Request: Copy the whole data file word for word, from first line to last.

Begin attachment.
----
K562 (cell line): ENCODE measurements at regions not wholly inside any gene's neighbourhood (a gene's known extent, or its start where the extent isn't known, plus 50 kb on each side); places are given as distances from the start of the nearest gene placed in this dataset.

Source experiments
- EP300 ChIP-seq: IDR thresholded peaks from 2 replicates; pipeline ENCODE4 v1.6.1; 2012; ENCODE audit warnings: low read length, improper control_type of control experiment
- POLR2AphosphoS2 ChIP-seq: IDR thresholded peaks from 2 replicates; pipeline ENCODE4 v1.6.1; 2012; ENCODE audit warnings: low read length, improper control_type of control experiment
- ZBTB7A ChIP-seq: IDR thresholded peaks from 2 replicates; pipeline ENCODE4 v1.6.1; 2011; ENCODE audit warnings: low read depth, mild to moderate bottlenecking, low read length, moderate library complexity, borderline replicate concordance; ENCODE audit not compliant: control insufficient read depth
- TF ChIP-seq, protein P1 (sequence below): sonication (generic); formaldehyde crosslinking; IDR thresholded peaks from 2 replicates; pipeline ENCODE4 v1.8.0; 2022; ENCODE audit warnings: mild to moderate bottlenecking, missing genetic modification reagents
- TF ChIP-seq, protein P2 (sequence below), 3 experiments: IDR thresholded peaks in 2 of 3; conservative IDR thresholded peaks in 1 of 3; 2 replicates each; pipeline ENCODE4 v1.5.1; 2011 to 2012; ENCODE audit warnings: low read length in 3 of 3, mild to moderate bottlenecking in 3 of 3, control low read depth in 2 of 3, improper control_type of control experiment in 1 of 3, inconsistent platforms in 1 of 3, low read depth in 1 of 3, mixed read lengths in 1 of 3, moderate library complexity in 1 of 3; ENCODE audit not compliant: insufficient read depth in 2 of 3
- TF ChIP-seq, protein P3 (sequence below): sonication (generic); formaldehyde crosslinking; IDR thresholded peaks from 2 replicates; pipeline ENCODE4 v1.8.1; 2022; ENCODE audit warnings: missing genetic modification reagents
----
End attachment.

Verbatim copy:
K562 (cell line): ENCODE measurements at regions not wholly inside any gene's neighbourhood (a gene's known extent, or its start where the extent isn't known, plus 50 kb on each side); places are given as distances from the start of the nearest gene placed in this dataset.

Source experiments
- EP300 ChIP-seq: IDR thresholded peaks from 2 replicates; pipeline ENCODE4 v1.6.1; 2012; ENCODE audit warnings: low read length, improper control_type of control experiment
- POLR2AphosphoS2 ChIP-seq: IDR thresholded peaks from 2 replicates; pipeline ENCODE4 v1.6.1; 2012; ENCODE audit warnings: low read length, improper control_type of control experiment
- ZBTB7A ChIP-seq: IDR thresholded peaks from 2 replicates; pipeline ENCODE4 v1.6.1; 2011; ENCODE audit warnings: low read depth, mild to moderate bottlenecking, low read length, moderate library complexity, borderline replicate concordance; ENCODE audit not compliant: control insufficient read depth
- TF ChIP-seq, protein P1 (sequence below): sonication (generic); formaldehyde crosslinking; IDR thresholded peaks from 2 replicates; pipeline ENCODE4 v1.8.0; 2022; ENCODE audit warnings: mild to moderate bottlenecking, missing genetic modification reagents
- TF ChIP-seq, protein P2 (sequence below), 3 experiments: IDR thresholded peaks in 2 of 3; conservative IDR thresholded peaks in 1 of 3; 2 replicates each; pipeline ENCODE4 v1.5.1; 2011 to 2012; ENCODE audit warnings: low read length in 3 of 3, mild to moderate bottlenecking in 3 of 3, control low read depth in 2 of 3, improper control_type of control experiment in 1 of 3, inconsistent platforms in 1 of 3, low read depth in 1 of 3, mixed read lengths in 1 of 3, moderate library complexity in 1 of 3; ENCODE audit not compliant: insufficient read depth in 2 of 3
- TF ChIP-seq, protein P3 (sequence below): sonication (generic); formaldehyde crosslinking; IDR thresholded peaks from 2 replicates; pipeline ENCODE4 v1.8.1; 2022; ENCODE audit warnings: missing genetic modification reagents